This is the second of a series of papers concerned with PPP measures. The papers are in varying presentational styles and also reflect my growing understanding of the issues involved, and my improving presentation of them.See Measuring PPP-adjusted GDP Index for the other papers. This paper, written in December 2003, is an exposition based on tabulations.
There exists an anomaly in the measurement of PPP-adjusted GDPs, in that there is no need for the production-side and the expenditure-side estimates to be consistent. This arises because the expenditure-side measure values a good which is consumed differently from a good which is exported. The practice is to use an ‘average’ domestic price for all consumed good and to use the internationally traded price for exported (and imported) goods. In principle where there is vigorous market competition and no government intervention, the two prices should be consistent. In practice there may be a substantial difference, especially where there is a high degree of protection.
The problem does not seem to have been observed before, because currently the only comprehensive estimates have used the expenditure-side measure. As more attention is paid to the production-side measure, as a part of industry productivity studies, the anomaly will become more apparent.
Consider two countries, X and Y with a ROW (Rest of the World) so large that it sets the international prices used in the purchasing power parity adjustments.
The two countries make but two goods, A and B, measured in some standard unit (say tonnes). Country X produces 60 tonnes of good A and 40 tonnes of good B, while Country Y produces 40 tonnes of good A and 60 tonnes of Good B.
Each country consumes 50 tonnes of good A and 50 tones of good B, so Country X exports 10 tonnes of good A to Country Y in exchange for 10 tonnes of Good B.
The illustration is so simple we do not need to know the prices that apply in Country A and B. The PPP prices, in effect those of Country ROW are given by
PPP price of good A = $1 per tonne.
PPP price of good B = $2 per tonne.
Note that the relative PPP price of the goods is different from the price at which Country A and country B trade (reflecting the protection which ROW does to its production of good B).
The following tables shows the calculations for each country to give the PPP-adjusted GDP.
COUNTRY X: Production-side Estimate
COUNTRY X: Expenditure-side Estimate
COUNTRY Y: Production-side Estimate
COUNTRY Y: Expenditure-side Estimate
The result of the difference between the PPP and the internationally traded price relativities is that while the expenditure side PPP-adjusted GDP is the same in each country (at 150) , the production side adjusted GDPs differ. In particular Country Y which exports the good which is protected against has a higher relative GDP (160) on the production side than Country X (140).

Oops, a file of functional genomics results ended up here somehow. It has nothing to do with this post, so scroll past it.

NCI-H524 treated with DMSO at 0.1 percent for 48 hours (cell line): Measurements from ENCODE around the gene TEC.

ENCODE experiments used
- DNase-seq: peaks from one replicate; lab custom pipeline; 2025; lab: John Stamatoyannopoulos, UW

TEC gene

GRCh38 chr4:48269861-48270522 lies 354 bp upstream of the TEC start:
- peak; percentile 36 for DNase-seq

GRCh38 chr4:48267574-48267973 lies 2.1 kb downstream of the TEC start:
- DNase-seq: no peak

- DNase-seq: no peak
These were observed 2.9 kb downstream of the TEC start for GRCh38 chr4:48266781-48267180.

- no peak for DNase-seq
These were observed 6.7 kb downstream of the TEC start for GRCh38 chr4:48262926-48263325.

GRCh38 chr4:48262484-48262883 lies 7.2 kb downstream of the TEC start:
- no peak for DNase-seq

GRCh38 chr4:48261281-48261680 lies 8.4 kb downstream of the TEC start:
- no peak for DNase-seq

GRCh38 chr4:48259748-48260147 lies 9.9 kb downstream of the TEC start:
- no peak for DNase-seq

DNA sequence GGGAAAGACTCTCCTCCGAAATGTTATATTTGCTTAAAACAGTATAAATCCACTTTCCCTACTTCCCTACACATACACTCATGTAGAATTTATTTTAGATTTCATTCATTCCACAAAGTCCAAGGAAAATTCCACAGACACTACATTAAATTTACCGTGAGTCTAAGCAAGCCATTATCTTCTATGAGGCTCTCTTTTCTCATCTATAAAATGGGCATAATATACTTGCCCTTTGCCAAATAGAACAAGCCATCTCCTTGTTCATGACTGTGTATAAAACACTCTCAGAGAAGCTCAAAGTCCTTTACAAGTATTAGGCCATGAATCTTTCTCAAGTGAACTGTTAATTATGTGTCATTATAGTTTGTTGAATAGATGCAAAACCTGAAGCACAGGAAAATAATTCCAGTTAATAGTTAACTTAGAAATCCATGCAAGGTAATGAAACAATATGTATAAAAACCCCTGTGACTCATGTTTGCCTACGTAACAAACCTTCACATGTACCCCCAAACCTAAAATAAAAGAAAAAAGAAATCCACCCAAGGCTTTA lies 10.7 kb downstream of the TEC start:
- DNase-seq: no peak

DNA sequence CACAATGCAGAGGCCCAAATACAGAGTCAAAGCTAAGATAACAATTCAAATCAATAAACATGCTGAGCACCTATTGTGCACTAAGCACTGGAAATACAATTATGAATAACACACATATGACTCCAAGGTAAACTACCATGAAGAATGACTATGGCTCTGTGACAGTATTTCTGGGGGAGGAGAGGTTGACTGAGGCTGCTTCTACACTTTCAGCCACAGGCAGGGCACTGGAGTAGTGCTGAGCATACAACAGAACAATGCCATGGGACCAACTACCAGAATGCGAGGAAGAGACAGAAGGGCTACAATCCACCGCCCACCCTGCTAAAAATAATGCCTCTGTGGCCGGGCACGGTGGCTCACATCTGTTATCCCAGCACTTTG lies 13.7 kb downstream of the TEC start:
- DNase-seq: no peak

Note that this happens even if Country X does not protect its own production. The anomaly arises because of world protection.
This difference occurs because the export production of the protected good is valued at the (protected) production cost at the rest of the world (and at the same average world price at which it is consumed in the country and elsewhere), rather that at the price at which it is traded (which is depressed relative to the protection).
The measures of GDP represent different things:
The production-side measure reports the production of the country at the average world prices. It is the cross-country equivalent to real GDP through time.
The expenditure-side measure reports the expenditure of the country at average world prices with an adjustment for the current account deficit (when nominal GDP exceeds nominal GNE). It is the cross-country equivalent to real GDI through time.
The aim of this note is not to argue which measure is the ‘correct’ one, but to point out that they are conceptually different. In this case – there may be others – the difference arises because the international trade price of the good is different from the domestic trade price as a consequence of protection.
The estimates can be reconciled by valuing the internationally traded good in the expenditure side estimate at the PPP price rather than the international traded price. This would make no difference to total World GDP (since the boost to exports in exporting countries would be exactly offset by the reduction to imports in importing countries). It would, however, change the distribution of World GDP between countries.
Whether this effect is large or small is an empirical issue. However, it seems likely that the current procedure may markedly depress the relative GDP of some economies which are significant agricultural exporters. Even if the effect were small, the need to give confidence in the integrity of the published estimates of PPP-adjusted GDP, requires that the effect be measured and that both measures of GDP be reported.